Still, if EU regulators finally start taking action on Schrems II — by ordering high profile EU-US data transfers to stop — that might help concentrate US policymakers’ minds toward surveillance reform. Otherwise local storage may be the new future normal.

#amazon, #aws, #cloud, #cloud-services, #data-protection, #data-protection-law, #data-security, #eu-us-privacy-shield, #europe, #european-commission, #european-data-protection-board, #european-union, #facebook, #lawyer, #max-schrems, #microsoft, #privacy, #surveillance-law, #united-states, #wojciech-wiewiorowski

For M&A success, tap legal early and often

While mergers and acquisitions may be the right strategic path for many businesses, organizations tend to underestimate the role in-house legal teams play in a large-scale strategic transaction until the company is firmly entrenched in a deal.

While the CEO and board might fully appreciate the counsel of the legal team, the ability of the legal team to earn the support of the business — from product and development to marketing and HR — is critical to a smooth, efficient closing and post-close integration process.

Your in-house legal team should be held accountable for catching things specific to your business that outside attorneys will miss.

Having been on the inside of M&A transactions, here are a few insights that I recommend any executive team considering a major strategic transaction keep in mind when working with, and setting expectations for, the in-house legal function as the deal moves from business agreement to closing and through integration.

Is this the right transaction to move the business forward?

When you’re thinking of M&A (or any other type of strategic transaction, for that matter), it is critical to understand why you’re pursuing a deal and what the potential implications (both good and bad) may be for the business at large.

As the executive or founding team, have you agreed that doing the deal is the best way to further the overall strategic business objectives? Is the proposed deal allowing the company to scale more rapidly or efficiently? Does the transaction provide for a more diversified, complementary product offering?

After settling that the deal is the best way to achieve the overall business objective, the next focus is on execution. How will the resulting leadership bring together the two organizations? Do you have a plan on how to go from closing the transaction to successfully moving forward with the strategic purposes for doing the transaction in the first place? Is there agreement on product direction, go-to-market strategies, staffing, company culture, etc.?

These high-level discussions are important to have while evaluating a potential deal, and bringing in your internal legal leadership is critical in these early phases. You may identify during these early discussions aspects that are critical for the deal to be a success, and being sure your legal team is aware of these aspects allows the team to anticipate post-closing issues and resolve them proactively with the structure of the deal or by explicitly calling out critical obligations of each party.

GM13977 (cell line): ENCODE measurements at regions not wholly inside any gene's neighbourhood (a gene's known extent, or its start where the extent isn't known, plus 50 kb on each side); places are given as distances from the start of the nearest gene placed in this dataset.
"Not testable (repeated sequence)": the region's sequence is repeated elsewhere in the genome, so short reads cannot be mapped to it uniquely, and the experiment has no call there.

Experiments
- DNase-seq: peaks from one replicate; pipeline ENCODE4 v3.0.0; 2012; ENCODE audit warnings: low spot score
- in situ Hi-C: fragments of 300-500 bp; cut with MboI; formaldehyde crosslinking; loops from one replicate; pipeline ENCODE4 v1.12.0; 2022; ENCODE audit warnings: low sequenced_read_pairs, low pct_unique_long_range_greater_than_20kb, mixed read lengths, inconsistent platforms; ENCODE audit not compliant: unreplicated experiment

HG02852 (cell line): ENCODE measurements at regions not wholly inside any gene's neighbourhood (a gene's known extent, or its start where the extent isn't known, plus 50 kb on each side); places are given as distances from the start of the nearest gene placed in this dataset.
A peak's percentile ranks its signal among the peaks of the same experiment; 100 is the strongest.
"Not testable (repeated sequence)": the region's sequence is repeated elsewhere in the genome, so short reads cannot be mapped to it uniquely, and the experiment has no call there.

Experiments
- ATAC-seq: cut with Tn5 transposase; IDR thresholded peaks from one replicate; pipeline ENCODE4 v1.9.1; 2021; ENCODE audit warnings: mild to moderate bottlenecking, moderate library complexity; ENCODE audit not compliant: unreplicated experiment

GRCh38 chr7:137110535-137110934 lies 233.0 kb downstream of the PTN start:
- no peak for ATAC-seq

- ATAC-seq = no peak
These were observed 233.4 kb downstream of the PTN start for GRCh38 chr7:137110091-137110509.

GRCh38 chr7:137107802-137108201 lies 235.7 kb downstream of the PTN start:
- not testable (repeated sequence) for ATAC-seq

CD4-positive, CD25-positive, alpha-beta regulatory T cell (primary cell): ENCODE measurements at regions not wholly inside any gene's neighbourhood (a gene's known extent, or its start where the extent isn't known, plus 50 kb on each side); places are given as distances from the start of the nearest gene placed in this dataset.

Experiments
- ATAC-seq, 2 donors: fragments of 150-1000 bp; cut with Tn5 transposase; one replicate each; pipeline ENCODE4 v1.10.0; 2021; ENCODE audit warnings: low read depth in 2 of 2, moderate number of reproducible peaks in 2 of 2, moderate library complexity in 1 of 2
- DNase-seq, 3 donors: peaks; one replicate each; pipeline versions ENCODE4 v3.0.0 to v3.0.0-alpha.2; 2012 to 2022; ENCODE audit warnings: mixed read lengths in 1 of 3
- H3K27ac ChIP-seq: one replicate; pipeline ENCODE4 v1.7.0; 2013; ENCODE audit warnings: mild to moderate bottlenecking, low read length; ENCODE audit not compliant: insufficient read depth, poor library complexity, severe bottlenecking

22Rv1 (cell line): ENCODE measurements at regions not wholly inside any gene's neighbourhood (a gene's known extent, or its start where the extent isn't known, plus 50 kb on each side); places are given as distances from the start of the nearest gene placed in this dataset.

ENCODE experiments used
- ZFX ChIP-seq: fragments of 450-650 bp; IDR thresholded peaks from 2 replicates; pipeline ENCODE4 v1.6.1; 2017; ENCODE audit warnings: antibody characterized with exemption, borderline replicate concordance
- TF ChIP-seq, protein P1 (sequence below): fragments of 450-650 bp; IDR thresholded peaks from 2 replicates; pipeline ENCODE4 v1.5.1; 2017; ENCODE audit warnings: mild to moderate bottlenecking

Your in-house legal team should be held accountable for catching things specific to your business that outside attorneys will miss. Outside attorneys are experts in M&A or IPOs or venture financings or whatever else, but your in-house lawyers are experts in your company — that’s the true value of having an in-house team.

#advisors, #business-process-management, #column, #ec-column, #ec-how-to, #human-resource-management, #lawyer, #ma, #mergers-and-acquisitions, #tc

Three dimensional search engine Physna wants to be the Google of the physical world

In June of 1999, Sequoia Capital and Kleiner Perkins invested $25 million into an early stage company developing a new search engine called Google, paving the way for a revolution in how knowledge online was organized and shared.

Now, Sequoia Capital is placing another bet on a different kind of search engine, one for physical objects in three dimensions, just as the introduction of three dimensional sensing technologies on consumer phones are poised to create a revolution in spatial computing.

At least, that’s the bet that Sequoia Capital’s Shaun Maguire is making on the Cincinnati, Ohio-based startup Physna.

Maguire and Sequoia are leading a $20 million bet into the company alongside Drive Capital, the Columbus, Ohio-based venture firm founded by two former Sequoia partners, Mark Kvamme and Chris Olsen.

“There’s been this open problem in mathematics, which is how you do three dimensional search. How do you define a metric that gives you other similar three dimensional objects. This has a long history in mathematics,” Maguire said. “When I first met [Physna founder] Paul Powers, he had already come up with a wildly novel distance metric to compare different three dimensional objects. If you have one distance metric, you can find other objects that are a distance away. His thinking underlying that is so unbelievably creative. If I were to put it in the language of modern mathematics… it just involves a lot of really advanced ideas that actually also works.”